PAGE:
Your jack-o'-lantern looks bright great and orange harbinger of this season, next to entrance, home to a tea light during the night. Or does it? Has it started, possibly, to shrivel and shrink? Is it a small bit stinky? If it's still looking good, what assurance do you have that it will make it to Halloween?
Whether you carved a pumpkin per week past or are just just getting your knives out now, there is lots you can do to prevent them from rotting, based on Apartment Therapy.
First, when you have not carved your pumpkin or aren't going to, give that baby a bleach bath. Find a tub or bucket big enough to hold your pumpkin, and mix one to two tablespoons of bleach for each gallon of water. Dunk that pump' It soaks . If you're going to split, let the pumpkin dry completely first.
To guard an already-carved pumpkin, make a bleach spray (with the same proportions) and apply it on the outside and carved surfaces of your pumpkin. (Let it dry upside-down so bleach water does not pool indoors.) Every few days, re-spray.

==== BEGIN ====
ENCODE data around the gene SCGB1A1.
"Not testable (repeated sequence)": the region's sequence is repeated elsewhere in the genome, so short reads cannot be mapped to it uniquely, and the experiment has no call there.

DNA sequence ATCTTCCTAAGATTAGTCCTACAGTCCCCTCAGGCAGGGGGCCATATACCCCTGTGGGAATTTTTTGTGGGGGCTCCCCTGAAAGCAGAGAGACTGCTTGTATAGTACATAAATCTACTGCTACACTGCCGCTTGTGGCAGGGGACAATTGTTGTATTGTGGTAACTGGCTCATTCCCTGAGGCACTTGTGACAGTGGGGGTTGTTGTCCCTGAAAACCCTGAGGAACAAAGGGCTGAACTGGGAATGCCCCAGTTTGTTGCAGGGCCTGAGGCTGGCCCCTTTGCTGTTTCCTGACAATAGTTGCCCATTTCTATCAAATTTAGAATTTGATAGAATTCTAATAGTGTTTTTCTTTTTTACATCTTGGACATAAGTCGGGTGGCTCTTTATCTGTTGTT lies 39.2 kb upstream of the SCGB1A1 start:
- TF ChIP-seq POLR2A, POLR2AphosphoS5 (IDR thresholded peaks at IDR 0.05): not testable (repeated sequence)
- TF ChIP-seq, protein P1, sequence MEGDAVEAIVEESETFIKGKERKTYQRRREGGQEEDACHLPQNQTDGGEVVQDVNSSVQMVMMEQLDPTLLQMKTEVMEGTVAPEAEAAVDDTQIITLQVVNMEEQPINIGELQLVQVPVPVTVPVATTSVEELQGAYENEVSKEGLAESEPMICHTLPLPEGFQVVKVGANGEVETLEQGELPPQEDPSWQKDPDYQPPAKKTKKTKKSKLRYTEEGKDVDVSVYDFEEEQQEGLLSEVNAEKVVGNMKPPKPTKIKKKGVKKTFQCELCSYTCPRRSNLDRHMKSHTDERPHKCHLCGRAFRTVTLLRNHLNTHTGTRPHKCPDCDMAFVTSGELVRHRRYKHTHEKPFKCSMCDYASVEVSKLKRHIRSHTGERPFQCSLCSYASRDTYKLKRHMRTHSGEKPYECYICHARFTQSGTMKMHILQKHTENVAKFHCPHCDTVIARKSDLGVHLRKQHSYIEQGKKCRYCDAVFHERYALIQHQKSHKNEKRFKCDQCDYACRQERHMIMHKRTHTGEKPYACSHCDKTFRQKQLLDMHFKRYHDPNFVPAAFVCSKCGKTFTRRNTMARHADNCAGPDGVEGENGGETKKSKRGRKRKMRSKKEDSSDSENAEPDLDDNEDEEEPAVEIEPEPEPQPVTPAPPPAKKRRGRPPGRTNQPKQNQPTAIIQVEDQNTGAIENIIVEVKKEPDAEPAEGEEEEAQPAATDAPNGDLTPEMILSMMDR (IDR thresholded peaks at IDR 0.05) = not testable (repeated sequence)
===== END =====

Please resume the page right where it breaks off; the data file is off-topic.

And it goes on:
After all that's done, remember how a gourd changes. Place your pumpkin when temperatures are dropping toward freezing, and where it's shielded from rain, bring the man inside overnight. Freezing water grows and may explode the walls of plant cells. Cell walls that are burst imply mush, and mush is the very last thing you would like your jack-o'-lantern to be.
Senate Republicans Block Measure To Keep Arctic Wildlife Sanctuary From Oil Drilling
You Should Do a Crawl Test In Your House Before The Baby Comes
George W. Bush Tackles Trumpism in His Speech